Magnetic field positioning systems are increasingly popular due to their ability to provide reliable, accurate, and repeatable absolute position feedback.
These systems use magnetic field sensors to get a larger range of feedback across a pneumatic cylinder – a great alternative to traditional cylinder prox switches that may not work well in certain applications. They also allow for continuous monitoring of piston position in tight spaces, providing feedback in the form of analog voltage, current output, and IO-Link interface. And in many cases, these systems can replace the need for a linear transducer, making them a cost-effective solution for many industries.
One of the key benefits of magnetic field positioning systems is their versatility. They can be used in a wide range of industrial applications, such as:
Ultrasonic welding to validate set height with position feedback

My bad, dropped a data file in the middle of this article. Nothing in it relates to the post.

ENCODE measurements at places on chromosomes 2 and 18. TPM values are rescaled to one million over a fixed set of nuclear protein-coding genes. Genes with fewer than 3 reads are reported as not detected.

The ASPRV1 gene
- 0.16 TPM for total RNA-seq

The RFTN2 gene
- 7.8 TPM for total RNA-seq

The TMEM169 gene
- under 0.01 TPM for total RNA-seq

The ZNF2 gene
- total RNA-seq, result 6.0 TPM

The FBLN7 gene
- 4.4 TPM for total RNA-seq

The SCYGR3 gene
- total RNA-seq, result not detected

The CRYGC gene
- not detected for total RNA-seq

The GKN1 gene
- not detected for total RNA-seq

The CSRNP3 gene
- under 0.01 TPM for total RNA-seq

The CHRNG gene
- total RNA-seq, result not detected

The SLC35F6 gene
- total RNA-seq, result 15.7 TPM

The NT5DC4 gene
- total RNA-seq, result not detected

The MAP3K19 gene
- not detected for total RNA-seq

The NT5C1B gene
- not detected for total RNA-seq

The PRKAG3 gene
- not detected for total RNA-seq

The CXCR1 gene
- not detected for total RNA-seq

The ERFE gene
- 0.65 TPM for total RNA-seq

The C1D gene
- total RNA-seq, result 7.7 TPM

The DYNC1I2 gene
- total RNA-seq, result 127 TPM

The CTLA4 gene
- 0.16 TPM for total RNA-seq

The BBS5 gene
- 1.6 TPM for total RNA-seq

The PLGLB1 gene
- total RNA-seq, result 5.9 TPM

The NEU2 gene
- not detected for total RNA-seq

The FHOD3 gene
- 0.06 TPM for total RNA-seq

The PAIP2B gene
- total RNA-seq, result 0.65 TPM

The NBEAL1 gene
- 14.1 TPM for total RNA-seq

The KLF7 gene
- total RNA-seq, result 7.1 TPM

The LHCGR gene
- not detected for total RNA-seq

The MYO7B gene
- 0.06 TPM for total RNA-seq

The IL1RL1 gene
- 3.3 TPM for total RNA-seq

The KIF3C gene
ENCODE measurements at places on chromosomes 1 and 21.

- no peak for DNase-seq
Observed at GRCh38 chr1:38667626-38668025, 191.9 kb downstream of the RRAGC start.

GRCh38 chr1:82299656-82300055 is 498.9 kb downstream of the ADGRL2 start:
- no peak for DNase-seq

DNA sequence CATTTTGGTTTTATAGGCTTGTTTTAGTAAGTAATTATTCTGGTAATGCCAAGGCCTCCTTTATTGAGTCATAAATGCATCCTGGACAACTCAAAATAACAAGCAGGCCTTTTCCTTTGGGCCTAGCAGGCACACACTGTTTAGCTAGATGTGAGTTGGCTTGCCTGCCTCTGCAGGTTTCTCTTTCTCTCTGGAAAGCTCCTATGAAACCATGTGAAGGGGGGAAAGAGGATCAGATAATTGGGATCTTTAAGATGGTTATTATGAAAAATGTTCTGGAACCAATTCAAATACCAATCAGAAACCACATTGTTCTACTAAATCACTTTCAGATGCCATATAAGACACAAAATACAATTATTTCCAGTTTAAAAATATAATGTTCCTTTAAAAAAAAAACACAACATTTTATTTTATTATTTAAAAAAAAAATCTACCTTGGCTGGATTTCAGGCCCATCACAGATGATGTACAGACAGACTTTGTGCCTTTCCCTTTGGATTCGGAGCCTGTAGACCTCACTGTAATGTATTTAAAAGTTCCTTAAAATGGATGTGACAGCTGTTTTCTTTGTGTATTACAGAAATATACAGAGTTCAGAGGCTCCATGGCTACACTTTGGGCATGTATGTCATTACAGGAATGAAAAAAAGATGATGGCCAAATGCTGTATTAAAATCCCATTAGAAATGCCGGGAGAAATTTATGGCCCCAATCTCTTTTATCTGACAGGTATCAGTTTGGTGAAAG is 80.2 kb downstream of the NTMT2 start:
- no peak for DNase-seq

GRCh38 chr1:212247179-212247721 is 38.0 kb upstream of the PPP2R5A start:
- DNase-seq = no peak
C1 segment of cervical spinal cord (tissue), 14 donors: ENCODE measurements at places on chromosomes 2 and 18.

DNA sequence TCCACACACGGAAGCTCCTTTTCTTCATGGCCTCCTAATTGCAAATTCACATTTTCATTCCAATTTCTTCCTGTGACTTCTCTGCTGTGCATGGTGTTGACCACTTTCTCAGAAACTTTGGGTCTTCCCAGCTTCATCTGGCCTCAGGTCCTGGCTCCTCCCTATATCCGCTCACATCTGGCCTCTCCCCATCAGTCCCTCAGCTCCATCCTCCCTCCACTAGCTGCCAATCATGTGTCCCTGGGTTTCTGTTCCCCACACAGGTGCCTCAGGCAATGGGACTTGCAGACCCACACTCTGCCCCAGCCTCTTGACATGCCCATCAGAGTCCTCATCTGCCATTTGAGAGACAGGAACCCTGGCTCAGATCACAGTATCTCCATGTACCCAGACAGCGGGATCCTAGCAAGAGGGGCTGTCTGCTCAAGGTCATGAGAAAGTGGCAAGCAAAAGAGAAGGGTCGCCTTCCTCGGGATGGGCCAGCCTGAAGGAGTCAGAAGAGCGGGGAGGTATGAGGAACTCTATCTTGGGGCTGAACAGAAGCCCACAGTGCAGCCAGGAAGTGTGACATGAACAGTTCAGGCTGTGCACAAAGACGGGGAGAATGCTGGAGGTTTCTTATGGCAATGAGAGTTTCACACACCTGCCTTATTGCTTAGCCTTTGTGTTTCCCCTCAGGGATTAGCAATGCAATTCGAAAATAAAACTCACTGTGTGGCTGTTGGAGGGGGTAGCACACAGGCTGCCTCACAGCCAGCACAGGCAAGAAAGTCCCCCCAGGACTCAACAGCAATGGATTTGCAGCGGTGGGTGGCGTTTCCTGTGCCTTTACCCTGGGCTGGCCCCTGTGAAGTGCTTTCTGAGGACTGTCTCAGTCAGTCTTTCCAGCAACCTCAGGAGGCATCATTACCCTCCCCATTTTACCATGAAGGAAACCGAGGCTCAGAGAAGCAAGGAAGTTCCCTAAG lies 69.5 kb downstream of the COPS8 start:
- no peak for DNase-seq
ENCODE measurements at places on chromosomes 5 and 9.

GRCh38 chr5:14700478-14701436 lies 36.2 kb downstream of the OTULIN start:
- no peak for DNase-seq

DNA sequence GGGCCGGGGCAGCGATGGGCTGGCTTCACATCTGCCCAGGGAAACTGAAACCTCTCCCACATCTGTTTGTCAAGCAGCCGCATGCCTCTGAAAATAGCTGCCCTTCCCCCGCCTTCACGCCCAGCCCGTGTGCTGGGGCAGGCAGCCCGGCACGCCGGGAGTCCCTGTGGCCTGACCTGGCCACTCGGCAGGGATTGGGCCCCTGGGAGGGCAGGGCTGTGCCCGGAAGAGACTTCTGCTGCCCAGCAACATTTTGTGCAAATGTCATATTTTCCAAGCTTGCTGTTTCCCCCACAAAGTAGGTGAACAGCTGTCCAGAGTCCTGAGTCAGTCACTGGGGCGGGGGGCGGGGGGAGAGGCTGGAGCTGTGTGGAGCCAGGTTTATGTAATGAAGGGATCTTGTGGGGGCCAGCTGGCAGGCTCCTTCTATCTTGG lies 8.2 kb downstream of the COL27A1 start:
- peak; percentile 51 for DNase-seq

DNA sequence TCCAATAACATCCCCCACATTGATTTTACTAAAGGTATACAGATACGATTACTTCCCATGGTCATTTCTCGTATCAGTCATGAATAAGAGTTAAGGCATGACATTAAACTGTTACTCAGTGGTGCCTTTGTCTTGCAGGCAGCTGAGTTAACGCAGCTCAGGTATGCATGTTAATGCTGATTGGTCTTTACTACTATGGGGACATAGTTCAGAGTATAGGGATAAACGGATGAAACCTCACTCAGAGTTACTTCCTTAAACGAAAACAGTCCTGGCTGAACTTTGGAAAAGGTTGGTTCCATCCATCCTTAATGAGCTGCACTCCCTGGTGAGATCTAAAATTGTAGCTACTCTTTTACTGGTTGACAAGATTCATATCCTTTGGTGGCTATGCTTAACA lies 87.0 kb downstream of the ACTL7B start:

Nut welding to verify set height with position feedback
Gripping for position feedback for different parts
Liner position indicators
While using these sensors greatly improves productivity in areas where prox sensors cannot provide the reliability needed, when selecting the magnetic field position system, it is important to consider the application requirements. The accuracy and feedback speed, for example, may vary depending on the application.
Magnetic field position systems are also available in different lengths. If the standard length does not meet requirements, you can choose a non-contact type that can be mounted on a slide with a magnetic trigger.
Overall, magnetic field positioning systems are an excellent choice for any industry that requires reliable, accurate, and repeatable absolution position feedback. With their versatility and flexibility, they are sure to improve productivity and efficiency in a wide range of applications.